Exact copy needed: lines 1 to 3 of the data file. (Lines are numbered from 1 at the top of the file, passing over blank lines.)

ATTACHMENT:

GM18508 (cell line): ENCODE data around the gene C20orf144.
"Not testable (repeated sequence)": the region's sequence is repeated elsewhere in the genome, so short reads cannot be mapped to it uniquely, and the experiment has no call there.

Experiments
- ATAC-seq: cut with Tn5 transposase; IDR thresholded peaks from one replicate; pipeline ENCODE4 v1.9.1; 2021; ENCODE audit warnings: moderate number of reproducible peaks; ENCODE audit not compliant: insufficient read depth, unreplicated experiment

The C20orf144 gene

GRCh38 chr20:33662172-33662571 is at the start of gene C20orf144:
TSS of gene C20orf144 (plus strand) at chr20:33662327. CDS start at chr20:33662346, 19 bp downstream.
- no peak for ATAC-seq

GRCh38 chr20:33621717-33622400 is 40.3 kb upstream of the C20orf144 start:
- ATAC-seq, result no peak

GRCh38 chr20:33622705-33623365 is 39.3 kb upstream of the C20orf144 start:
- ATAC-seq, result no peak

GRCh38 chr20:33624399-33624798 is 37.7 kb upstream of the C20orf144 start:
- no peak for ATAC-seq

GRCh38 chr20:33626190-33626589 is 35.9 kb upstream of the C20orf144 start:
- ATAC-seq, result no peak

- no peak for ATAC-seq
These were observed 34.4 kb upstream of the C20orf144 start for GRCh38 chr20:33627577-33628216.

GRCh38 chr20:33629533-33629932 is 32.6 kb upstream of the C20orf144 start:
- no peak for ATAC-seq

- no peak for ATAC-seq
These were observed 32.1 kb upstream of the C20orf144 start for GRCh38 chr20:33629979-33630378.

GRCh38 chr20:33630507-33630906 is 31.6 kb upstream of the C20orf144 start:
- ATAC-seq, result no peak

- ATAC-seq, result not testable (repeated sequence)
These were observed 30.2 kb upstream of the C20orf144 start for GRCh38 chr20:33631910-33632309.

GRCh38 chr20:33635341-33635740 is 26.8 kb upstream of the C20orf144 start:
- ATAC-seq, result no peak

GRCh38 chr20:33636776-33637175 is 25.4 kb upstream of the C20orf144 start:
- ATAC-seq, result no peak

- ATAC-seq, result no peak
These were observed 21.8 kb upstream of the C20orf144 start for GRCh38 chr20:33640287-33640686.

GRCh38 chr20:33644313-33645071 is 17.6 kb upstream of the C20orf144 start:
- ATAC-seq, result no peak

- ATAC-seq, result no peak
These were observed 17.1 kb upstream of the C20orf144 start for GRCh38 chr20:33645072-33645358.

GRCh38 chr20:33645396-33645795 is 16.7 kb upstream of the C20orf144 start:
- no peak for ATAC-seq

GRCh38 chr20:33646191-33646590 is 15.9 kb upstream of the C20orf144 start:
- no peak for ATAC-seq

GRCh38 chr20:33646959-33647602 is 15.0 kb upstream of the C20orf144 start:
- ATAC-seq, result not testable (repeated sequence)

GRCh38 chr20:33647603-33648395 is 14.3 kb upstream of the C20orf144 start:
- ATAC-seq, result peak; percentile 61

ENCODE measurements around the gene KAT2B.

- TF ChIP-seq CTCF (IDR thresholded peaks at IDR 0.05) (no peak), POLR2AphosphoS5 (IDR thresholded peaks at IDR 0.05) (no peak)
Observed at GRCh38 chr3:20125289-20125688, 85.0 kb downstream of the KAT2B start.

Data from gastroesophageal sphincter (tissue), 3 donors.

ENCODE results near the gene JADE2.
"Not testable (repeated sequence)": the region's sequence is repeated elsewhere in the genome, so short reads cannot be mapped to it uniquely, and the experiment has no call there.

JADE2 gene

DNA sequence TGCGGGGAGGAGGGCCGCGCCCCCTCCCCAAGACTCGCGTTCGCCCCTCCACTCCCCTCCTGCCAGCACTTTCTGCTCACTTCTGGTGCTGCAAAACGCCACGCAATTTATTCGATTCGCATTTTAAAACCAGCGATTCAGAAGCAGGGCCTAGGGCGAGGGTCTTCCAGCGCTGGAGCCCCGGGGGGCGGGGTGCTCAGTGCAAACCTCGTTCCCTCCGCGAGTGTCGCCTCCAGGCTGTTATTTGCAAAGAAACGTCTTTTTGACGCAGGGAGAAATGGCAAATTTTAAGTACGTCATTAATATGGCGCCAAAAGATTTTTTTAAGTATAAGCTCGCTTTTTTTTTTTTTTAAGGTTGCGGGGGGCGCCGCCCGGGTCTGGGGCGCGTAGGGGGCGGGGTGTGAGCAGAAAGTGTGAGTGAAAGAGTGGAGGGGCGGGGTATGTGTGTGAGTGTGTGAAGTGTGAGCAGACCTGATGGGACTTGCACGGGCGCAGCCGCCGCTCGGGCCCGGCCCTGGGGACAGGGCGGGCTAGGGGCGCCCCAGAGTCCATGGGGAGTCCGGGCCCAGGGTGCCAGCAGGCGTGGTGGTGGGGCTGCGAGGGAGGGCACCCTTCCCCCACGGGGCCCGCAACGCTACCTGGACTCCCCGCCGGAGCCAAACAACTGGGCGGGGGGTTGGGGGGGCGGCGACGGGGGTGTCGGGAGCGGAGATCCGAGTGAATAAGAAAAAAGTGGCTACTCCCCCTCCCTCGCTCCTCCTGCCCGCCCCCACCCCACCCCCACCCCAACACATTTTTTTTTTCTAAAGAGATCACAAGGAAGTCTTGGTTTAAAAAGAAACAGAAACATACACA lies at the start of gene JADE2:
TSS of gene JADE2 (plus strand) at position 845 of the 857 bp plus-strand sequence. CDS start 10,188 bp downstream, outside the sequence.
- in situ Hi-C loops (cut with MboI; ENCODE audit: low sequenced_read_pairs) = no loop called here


GM18508 (cell line): ENCODE data around the gene C20orf144.
"Not testable (repeated sequence)": the region's sequence is repeated elsewhere in the genome, so short reads cannot be mapped to it uniquely, and the experiment has no call there.

Experiments